1 The author has noted both that as she was writing the book for herself she didn’t limit what she included (Gabaldon, n.d) and that the book has been shelved in shops under a vast variety of genres (Gabaldon, 2016).
2 On page 735 of the novel, Gabaldon does say the following, through Claire, which goes a fair way towards explaining the reason for the inclusion:

One never stops to think what underlies romance. Tragedy and terror, transmuted by time. Add a little art in the telling and voilà! a stirring romance, to make the blood run fast and maidens sigh.

3 Due to the focus on violence, Christmas comes and goes, indeed the days are spent at a Catholic monastery, with absolutely no mention of it by anyone.

Online References

Gabaldon, Diana (n.d.) The Outlander Series, Diana Gabaldon.com, accessed 9th January 2019
Gabaldon, Diana (2016) Outlander, Diana Gabaldon.com, accessed 9th January 2019

Related Books

Book cover

 
Chimamanda Ngozi Adichie – Americanah

Book Cover

Working with stereotypes.

Publisher: Fourth Estate (HarperCollins)
Pages: 475
Type: Fiction
Age: Adult
ISBN: 978-0-007-35634-8
First Published: 14th May 2013
Date Reviewed: 8th October 2018
Rating: 5/5

Ifemelu met Obinze at a party – everyone expected him to be interested in one of her friends. After an initial romance, Ifemelu leaves Nigeria to go to university in America, and once there she comes to discover that she is black. Working as a writer in the industry, she later starts a blog on the subject of race in America, becoming very popular. Meanwhile Obinze looks to get into Britain, but finds it hard to gain a visa despite his status in Nigeria. He doesn’t understand why Ifemelu ended contact, and sometimes, neither does she.

The above is the bare basics of this complex book. Americanah is both a commentary on the concept of race in America – African American, black, in particular – and a romance with a bit of ‘finding oneself’ included. Told in sections, moving between Ifemelu and Obinze, and moving back and forward in time, it studies its major subject to excellent effect.

The variety of conversation in this book would be difficult to list, especially without spoiling some of the plot. It is huge, encompassing a great many thoughts, general ideas, specifics, and from all manner of viewpoints; the characters’ moves from Nigeria to America, and Nigeria to London, enable Adichie to study her subject thus. There’s the Nigerian perspective that takes into account the perspective of the African continent in general through the use of other characters, and how ‘black’ isn’t a thing there. There’s the concept of there being no such thing as race, from various perspectives, and the breaking down into pieces of all of them as commentary. Adichie uses Ifemelu’s experiences her, with the character experiencing racism as a new ‘black’ person, the conversations black Americans have amongst themselves and with others of different races, conversations where Ifemelu is the only non-white person, and so on. The character tends to question everything. And then there are her own thoughts, that are used for her blog, her commentary drawn from her boyfriends, and various privileges.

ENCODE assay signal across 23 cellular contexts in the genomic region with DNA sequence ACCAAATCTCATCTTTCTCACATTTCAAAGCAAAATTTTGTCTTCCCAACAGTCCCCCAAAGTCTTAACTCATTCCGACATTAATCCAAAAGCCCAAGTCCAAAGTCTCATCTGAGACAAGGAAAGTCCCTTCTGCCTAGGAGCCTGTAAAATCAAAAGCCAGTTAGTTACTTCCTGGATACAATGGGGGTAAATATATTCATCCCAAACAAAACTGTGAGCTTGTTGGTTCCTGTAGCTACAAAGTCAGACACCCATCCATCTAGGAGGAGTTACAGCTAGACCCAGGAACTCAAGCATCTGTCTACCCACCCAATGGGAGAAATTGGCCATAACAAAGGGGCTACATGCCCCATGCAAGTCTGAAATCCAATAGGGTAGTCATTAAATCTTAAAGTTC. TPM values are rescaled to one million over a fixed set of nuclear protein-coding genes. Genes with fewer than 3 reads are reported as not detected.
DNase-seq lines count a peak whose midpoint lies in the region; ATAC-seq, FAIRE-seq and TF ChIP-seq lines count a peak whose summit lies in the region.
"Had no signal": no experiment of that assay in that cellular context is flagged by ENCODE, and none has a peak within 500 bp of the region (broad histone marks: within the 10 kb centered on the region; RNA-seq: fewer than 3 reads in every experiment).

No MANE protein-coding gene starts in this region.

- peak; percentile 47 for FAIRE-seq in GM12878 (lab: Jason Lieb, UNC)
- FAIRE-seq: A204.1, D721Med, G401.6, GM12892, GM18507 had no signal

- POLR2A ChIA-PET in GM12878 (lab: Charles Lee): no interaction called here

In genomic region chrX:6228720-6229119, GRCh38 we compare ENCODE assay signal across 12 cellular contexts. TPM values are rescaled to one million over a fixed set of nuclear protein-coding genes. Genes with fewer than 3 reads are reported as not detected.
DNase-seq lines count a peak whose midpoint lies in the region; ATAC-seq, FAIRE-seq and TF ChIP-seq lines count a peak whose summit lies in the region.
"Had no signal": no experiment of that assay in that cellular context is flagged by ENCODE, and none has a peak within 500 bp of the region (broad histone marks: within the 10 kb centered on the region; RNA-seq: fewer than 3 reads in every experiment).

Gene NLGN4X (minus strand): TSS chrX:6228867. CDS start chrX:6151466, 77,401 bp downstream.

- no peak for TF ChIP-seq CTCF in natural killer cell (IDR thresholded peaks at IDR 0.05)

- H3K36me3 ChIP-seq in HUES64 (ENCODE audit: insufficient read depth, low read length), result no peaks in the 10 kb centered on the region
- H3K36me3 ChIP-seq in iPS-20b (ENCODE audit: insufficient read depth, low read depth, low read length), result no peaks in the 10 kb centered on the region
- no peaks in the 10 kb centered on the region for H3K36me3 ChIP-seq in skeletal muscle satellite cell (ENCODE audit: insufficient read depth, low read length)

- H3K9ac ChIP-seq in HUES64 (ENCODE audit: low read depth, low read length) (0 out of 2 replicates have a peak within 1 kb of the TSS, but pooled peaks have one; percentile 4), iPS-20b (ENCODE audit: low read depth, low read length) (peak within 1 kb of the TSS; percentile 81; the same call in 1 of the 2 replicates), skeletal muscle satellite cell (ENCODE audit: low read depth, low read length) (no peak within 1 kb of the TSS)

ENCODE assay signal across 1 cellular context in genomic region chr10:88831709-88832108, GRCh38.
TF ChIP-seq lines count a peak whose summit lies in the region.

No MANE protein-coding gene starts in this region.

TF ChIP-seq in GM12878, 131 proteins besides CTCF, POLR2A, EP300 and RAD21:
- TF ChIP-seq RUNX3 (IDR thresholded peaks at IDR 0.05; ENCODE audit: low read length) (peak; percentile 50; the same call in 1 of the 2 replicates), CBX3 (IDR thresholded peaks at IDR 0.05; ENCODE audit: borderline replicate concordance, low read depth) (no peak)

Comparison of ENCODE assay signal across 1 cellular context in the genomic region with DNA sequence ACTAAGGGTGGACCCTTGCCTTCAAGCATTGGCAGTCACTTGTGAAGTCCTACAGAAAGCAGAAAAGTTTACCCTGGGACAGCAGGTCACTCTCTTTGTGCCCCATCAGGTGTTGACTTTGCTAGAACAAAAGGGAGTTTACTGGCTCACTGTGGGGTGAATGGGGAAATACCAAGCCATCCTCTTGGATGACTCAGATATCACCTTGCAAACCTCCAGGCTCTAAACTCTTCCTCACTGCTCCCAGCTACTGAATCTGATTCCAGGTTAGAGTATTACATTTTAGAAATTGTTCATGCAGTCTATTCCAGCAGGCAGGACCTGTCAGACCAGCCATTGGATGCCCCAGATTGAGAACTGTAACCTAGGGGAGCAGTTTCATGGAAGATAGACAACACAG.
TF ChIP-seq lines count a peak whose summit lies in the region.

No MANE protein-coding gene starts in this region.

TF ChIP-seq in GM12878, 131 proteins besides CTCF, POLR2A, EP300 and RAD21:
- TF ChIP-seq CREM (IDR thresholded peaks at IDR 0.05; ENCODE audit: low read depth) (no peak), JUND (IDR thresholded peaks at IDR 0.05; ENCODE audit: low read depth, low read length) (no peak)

What’s interesting here – beyond all of the above, of course – is that Ifemelu isn’t a particularly likeable person; the author has commentary happen through the use of the character but not only develops her into her own person away from that but makes it so that you’ve a mix of stunning inner thoughts and actions that aren’t always nice, are, in fact, often selfish. It’s a bold move on Adichie’s part that rounds off the whole novel with aplomb. Ifemelu is nice enough for you to keep reading, and then there’s Obinze to take over when she becomes too much, his character representation an entirely different world to the one Ifemelu moves in and objectively being a much better character in terms of reader enjoyment. His life in Britain offers the perspective of immigrants in the current political climate – that which would soon aid the lead to a Brexit vote – poverty, and the working class in general. (The book was written before Brexit; there is more of a focus on the reason for immigration on those who travel, rather than the thoughts of those already in the country.) Obinze’s life is more of an extra when it comes to commentary; Adichie uses him more for general narrative purposes and the novel is all the stronger for it, having therefore both a good plot and good commentary.

The romance is very much a secondary, almost tertiary part of the novel. Due to Ifemelu’s personality and choices it is obviously not developed as much as it might have been otherwise but is still written well in accordance with the rest – it’s a romance that’s not great because it’s been planned to be so.

There is a general look at Nigeria on its own terms, both at the beginning before Ifemelu’s move and some increases in time spent on it as Ifemelu inevitably compares her life before and after.